Kate Scott and her journey to the Pac-12 Network

By Hayley Demanett

I’m now a senior in the School of Journalism and Communication at the University of Oregon, but my path to choosing a major was not always been clear. I entered college as an education major, but eventually chose to switch to business. However, neither of these majors suited me nor my goals, and in the fall of 2016, I chose to enter the SOJC, which I will complete next fall.

So hearing that Kate Scott, a reporter for the Pac-12 Network, has experienced an indirect path to her own successful career, was helpful for me. Before working for the Pac-12 Network and before getting the chance to become one of the few women to do play-by-play for an NFL game (radio for a San Francisco 49ers exhibition game), she interned or was a regular contributor for Nike, Cal Magazine, KNBR-680 and Metro Traffic.

“There’s no straight line in broadcasting, and everyone has a different journey,” Scott said.

The University of Oregon chapter of the Association for Women in Sports Media hosted broadcaster Kate Scott on March 15, and the first female sports reporter on the San Francisco Giants’ radio station spoke of her career journey.

Growing up in a conservative Southern California town, Scott was a four-sport athlete, who if not for a torn meniscus, would have played collegiate soccer. Due to this injury, Scott found a new way to channel her passion for athletics when she became the sports reporter for her high school newspaper.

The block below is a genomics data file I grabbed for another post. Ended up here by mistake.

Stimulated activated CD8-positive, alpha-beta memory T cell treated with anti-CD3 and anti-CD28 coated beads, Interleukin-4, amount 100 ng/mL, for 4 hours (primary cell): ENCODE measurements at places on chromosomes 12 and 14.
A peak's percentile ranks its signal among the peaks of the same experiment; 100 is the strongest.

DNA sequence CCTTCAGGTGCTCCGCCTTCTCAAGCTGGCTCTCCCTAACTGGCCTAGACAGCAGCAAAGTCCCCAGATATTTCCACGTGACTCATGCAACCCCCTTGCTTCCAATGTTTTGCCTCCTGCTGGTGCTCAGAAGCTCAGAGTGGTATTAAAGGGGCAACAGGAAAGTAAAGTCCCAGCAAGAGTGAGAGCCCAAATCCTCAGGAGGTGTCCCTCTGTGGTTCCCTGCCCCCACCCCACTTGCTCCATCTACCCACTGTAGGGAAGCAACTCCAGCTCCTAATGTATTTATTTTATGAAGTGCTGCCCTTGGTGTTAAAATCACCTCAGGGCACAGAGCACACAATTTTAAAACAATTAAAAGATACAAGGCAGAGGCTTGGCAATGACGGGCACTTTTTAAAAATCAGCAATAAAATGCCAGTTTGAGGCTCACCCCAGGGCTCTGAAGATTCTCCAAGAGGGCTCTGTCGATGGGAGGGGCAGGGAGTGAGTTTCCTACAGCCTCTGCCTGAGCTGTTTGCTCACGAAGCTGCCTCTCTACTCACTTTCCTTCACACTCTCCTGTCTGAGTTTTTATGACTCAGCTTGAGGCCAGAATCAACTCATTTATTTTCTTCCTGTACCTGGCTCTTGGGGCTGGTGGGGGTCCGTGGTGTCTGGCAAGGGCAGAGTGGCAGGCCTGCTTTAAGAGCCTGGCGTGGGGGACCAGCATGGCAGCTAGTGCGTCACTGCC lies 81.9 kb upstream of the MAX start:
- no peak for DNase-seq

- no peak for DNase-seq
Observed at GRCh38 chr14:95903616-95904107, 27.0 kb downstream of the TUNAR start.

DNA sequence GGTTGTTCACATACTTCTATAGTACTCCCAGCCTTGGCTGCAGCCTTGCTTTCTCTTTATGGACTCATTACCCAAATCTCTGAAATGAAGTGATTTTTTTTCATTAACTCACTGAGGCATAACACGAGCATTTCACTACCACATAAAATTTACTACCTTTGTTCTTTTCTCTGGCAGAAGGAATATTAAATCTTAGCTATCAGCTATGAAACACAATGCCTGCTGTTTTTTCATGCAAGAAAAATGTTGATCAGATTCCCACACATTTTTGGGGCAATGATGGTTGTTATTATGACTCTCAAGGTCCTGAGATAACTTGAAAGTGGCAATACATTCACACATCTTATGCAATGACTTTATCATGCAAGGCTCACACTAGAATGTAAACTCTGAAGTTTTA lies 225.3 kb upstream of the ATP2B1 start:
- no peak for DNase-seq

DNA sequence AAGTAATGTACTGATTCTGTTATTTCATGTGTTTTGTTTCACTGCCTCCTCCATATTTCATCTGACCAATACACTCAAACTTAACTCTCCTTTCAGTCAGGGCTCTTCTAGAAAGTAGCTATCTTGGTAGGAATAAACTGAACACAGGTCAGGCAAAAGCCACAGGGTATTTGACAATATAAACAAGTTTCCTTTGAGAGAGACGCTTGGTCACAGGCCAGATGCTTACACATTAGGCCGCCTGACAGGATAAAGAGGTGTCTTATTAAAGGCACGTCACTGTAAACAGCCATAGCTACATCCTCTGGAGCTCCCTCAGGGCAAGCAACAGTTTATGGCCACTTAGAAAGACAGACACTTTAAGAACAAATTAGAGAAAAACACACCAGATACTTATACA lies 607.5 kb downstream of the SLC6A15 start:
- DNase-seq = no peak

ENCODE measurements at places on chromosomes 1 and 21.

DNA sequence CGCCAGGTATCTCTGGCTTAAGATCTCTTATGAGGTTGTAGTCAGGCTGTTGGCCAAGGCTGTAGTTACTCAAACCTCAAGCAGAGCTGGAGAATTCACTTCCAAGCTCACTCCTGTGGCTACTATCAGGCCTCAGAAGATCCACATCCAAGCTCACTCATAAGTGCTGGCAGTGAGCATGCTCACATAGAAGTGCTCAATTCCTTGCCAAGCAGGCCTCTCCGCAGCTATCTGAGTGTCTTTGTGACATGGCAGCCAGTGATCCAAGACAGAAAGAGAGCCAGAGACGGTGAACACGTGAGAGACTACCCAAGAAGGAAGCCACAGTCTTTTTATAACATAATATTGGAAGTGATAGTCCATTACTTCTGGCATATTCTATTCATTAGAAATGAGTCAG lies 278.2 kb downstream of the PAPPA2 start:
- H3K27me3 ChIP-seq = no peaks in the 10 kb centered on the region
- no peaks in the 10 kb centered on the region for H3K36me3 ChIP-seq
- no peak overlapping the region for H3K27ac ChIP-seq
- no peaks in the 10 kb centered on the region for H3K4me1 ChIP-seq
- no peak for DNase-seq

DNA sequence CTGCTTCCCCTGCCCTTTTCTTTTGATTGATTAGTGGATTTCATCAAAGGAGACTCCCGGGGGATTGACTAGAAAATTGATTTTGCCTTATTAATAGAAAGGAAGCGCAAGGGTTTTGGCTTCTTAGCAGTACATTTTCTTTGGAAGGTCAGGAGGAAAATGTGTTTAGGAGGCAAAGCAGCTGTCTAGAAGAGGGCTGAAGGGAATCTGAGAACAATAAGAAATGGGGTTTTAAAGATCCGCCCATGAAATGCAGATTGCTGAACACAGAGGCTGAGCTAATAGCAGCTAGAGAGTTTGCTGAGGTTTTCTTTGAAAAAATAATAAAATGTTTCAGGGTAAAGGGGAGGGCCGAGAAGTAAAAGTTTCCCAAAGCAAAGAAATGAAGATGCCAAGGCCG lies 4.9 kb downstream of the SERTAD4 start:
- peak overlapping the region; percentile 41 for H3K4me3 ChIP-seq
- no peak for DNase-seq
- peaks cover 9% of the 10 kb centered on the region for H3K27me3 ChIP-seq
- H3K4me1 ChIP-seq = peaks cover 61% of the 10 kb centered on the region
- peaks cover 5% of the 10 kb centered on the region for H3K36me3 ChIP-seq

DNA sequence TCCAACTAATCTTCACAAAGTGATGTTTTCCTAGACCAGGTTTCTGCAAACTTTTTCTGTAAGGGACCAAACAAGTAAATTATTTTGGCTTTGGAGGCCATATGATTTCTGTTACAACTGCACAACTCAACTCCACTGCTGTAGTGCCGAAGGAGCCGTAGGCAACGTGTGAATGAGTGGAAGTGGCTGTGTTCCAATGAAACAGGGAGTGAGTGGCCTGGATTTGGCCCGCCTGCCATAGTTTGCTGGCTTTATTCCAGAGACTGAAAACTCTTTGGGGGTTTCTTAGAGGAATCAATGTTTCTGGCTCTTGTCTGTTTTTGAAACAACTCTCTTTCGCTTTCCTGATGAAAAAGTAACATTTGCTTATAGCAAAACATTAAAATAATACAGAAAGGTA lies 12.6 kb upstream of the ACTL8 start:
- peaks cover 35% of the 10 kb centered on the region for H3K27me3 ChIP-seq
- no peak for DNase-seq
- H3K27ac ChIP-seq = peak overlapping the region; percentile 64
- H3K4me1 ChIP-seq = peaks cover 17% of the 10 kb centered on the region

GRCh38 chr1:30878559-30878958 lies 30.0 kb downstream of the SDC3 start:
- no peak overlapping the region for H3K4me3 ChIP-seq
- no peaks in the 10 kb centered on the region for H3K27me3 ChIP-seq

While attending the University of California, Scott showcased her affinity for athletics through leading the “Go Bears” cheers at basketball and football games.

Before becoming a sports broadcaster, Scott was a traffic reporter at Metro Traffic, which was a frustrating time in her career, as sports reporting was her passion. However, Scott recounted this era in an appreciative way as she told how there were “supportive men behind me” and she eventually got to do the station’s sports updates.

Scott shared her story of how she got her start as the sports reporter on KNBR-680, the Giants’ flagship station in San Francisco. Initially, Scott had planned to interview at the organization’s Atlanta station, but after the San Francisco sports reporter quit, Scott received a call that they would like her to interview for the local job instead. “Contacts and connections are everything in this industry,” Scott said.

Perseverance has played a large role in Scott’s professional life. She told how when she started as the sports reporter at KNBR-680, she was “not prepared for the public response,” as she received a lot of hate for being a woman because “guys feel like radio is the final frontier.”

During her talk, Scott encouraged us to “try as hard as you can to not compare yourself to other people.” She discussed how this was a difficult task when she transitioned to television reporting, as she “didn’t have the Erin Andrews curls” and “if you’re a woman, you have to fit into this tiny box of being yourself.”